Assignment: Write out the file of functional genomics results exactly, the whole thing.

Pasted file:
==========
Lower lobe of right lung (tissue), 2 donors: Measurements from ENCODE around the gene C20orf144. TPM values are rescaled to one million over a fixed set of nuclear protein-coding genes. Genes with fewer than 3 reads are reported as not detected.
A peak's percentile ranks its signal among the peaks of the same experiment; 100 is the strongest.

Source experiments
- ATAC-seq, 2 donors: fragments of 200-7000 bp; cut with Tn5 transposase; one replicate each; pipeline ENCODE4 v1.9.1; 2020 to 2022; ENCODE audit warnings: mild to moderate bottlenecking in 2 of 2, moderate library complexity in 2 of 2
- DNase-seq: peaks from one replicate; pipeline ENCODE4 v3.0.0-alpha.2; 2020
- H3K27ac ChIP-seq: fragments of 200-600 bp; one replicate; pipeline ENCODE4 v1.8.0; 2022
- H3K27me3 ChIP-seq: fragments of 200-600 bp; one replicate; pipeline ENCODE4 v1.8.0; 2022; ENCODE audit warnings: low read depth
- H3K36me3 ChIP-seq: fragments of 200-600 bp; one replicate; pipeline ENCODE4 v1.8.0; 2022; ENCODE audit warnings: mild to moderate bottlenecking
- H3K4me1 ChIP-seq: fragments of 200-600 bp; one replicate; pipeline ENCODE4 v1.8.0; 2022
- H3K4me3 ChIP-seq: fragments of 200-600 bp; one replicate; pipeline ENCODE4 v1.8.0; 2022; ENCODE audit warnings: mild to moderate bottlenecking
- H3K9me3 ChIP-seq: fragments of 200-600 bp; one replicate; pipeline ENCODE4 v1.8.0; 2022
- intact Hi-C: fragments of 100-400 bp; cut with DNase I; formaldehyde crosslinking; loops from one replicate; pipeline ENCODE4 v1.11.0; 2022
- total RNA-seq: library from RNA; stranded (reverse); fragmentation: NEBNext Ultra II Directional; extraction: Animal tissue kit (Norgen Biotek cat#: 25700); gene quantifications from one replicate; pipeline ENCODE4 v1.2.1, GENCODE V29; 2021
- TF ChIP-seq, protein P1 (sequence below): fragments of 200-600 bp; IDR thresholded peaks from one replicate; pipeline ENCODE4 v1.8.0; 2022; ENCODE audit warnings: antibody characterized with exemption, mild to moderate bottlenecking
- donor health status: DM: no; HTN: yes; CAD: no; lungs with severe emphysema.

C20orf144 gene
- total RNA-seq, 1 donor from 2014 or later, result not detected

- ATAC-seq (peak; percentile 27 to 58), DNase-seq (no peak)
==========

Lower lobe of right lung (tissue), 2 donors: Measurements from ENCODE around the gene C20orf144. TPM values are rescaled to one million over a fixed set of nuclear protein-coding genes. Genes with fewer than 3 reads are reported as not detected.
A peak's percentile ranks its signal among the peaks of the same experiment; 100 is the strongest.

Source experiments
- ATAC-seq, 2 donors: fragments of 200-7000 bp; cut with Tn5 transposase; one replicate each; pipeline ENCODE4 v1.9.1; 2020 to 2022; ENCODE audit warnings: mild to moderate bottlenecking in 2 of 2, moderate library complexity in 2 of 2
- DNase-seq: peaks from one replicate; pipeline ENCODE4 v3.0.0-alpha.2; 2020
- H3K27ac ChIP-seq: fragments of 200-600 bp; one replicate; pipeline ENCODE4 v1.8.0; 2022
- H3K27me3 ChIP-seq: fragments of 200-600 bp; one replicate; pipeline ENCODE4 v1.8.0; 2022; ENCODE audit warnings: low read depth
- H3K36me3 ChIP-seq: fragments of 200-600 bp; one replicate; pipeline ENCODE4 v1.8.0; 2022; ENCODE audit warnings: mild to moderate bottlenecking
- H3K4me1 ChIP-seq: fragments of 200-600 bp; one replicate; pipeline ENCODE4 v1.8.0; 2022
- H3K4me3 ChIP-seq: fragments of 200-600 bp; one replicate; pipeline ENCODE4 v1.8.0; 2022; ENCODE audit warnings: mild to moderate bottlenecking
- H3K9me3 ChIP-seq: fragments of 200-600 bp; one replicate; pipeline ENCODE4 v1.8.0; 2022
- intact Hi-C: fragments of 100-400 bp; cut with DNase I; formaldehyde crosslinking; loops from one replicate; pipeline ENCODE4 v1.11.0; 2022
- total RNA-seq: library from RNA; stranded (reverse); fragmentation: NEBNext Ultra II Directional; extraction: Animal tissue kit (Norgen Biotek cat#: 25700); gene quantifications from one replicate; pipeline ENCODE4 v1.2.1, GENCODE V29; 2021
- TF ChIP-seq, protein P1 (sequence below): fragments of 200-600 bp; IDR thresholded peaks from one replicate; pipeline ENCODE4 v1.8.0; 2022; ENCODE audit warnings: antibody characterized with exemption, mild to moderate bottlenecking
- donor health status: DM: no; HTN: yes; CAD: no; lungs with severe emphysema.

C20orf144 gene
- total RNA-seq, 1 donor from 2014 or later, result not detected

- ATAC-seq (peak; percentile 27 to 58), DNase-seq (no peak)